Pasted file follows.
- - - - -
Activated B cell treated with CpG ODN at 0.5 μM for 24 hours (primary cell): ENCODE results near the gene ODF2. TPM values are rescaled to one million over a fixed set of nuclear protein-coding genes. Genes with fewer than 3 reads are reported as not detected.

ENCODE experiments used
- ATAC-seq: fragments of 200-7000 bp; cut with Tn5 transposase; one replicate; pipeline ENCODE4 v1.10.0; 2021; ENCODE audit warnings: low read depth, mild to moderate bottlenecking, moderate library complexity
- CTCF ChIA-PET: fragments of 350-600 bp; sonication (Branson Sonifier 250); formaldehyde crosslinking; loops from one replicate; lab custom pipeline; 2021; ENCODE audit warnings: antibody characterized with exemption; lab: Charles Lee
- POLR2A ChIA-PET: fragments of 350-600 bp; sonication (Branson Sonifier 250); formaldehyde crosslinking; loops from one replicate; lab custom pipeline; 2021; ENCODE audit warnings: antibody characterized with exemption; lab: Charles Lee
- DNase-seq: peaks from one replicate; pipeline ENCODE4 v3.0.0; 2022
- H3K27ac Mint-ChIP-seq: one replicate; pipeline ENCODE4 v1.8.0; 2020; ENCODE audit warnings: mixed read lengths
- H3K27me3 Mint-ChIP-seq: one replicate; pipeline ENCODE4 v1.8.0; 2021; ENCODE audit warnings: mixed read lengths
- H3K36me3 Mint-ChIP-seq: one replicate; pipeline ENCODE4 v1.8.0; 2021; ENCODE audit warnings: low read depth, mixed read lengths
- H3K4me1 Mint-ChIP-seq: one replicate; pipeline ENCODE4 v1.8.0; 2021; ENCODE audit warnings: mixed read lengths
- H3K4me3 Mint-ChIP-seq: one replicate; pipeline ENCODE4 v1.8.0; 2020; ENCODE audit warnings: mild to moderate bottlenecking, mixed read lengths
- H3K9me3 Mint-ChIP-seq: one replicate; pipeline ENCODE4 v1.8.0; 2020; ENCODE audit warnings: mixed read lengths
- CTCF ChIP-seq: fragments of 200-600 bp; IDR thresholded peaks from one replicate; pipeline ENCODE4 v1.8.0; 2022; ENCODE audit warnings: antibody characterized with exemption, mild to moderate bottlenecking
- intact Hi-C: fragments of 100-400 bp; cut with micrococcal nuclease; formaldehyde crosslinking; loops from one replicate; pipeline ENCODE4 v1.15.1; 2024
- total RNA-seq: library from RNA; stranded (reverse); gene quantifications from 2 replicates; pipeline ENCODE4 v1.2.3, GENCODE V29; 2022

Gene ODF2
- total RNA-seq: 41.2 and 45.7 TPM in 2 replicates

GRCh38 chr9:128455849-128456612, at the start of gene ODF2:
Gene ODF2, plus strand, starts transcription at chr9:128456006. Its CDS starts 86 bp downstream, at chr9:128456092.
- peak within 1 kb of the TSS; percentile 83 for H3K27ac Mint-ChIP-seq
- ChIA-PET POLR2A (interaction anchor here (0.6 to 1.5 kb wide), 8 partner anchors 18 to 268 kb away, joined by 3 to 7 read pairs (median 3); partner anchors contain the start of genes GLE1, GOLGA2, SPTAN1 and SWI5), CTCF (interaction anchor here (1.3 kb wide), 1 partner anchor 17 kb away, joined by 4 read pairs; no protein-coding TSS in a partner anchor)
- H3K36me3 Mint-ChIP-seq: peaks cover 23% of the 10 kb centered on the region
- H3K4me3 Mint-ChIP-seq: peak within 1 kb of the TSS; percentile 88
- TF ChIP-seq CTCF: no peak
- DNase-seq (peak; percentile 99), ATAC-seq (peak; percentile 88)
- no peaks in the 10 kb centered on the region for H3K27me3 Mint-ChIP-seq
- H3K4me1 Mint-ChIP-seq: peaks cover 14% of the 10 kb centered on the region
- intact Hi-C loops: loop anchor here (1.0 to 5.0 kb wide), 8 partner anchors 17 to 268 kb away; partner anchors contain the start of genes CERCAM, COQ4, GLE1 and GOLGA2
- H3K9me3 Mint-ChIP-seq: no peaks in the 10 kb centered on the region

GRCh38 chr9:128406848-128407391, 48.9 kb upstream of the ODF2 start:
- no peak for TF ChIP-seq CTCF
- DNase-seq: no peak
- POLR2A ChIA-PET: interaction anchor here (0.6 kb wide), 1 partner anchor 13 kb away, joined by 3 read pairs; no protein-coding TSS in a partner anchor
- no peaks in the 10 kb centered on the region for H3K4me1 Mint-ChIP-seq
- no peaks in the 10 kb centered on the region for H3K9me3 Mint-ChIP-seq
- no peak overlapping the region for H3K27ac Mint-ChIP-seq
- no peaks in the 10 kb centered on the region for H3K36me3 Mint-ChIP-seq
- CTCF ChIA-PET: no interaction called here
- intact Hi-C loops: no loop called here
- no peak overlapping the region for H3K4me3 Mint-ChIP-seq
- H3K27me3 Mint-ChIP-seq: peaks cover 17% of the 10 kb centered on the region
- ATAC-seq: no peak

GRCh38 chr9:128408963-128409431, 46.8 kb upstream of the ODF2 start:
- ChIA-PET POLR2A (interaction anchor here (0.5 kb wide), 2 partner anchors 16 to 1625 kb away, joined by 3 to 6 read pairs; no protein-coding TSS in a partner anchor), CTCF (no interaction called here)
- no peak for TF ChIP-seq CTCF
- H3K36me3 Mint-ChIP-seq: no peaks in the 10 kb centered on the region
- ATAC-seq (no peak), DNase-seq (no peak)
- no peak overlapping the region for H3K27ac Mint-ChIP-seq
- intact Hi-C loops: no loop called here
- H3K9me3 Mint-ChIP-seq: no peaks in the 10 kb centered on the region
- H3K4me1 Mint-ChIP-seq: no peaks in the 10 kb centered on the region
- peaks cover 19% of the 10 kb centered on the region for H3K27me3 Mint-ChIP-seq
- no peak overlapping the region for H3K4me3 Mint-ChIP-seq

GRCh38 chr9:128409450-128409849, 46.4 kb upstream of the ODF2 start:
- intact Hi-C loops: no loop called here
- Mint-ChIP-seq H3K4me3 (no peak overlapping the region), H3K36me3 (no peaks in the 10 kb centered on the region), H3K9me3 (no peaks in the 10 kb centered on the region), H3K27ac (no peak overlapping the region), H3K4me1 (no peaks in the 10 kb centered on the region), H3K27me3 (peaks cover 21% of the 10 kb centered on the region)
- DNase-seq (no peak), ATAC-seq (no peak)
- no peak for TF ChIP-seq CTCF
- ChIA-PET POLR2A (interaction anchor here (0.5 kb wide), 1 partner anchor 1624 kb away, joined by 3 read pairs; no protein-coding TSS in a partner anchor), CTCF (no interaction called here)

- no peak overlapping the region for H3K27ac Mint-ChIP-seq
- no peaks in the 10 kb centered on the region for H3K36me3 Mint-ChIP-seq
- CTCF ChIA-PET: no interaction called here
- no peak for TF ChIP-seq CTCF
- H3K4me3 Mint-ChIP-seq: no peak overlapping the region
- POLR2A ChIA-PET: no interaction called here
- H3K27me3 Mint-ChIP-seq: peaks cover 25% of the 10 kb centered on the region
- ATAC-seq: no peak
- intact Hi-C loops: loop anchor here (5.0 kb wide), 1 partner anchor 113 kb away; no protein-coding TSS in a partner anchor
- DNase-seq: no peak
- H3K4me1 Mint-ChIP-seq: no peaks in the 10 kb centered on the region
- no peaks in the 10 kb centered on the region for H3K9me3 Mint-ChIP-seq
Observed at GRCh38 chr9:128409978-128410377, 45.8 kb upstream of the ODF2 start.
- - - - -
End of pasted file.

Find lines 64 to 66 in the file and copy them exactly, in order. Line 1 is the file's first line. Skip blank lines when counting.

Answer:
- H3K4me3 Mint-ChIP-seq: no peak overlapping the region
- POLR2A ChIA-PET: no interaction called here
- H3K27me3 Mint-ChIP-seq: peaks cover 25% of the 10 kb centered on the region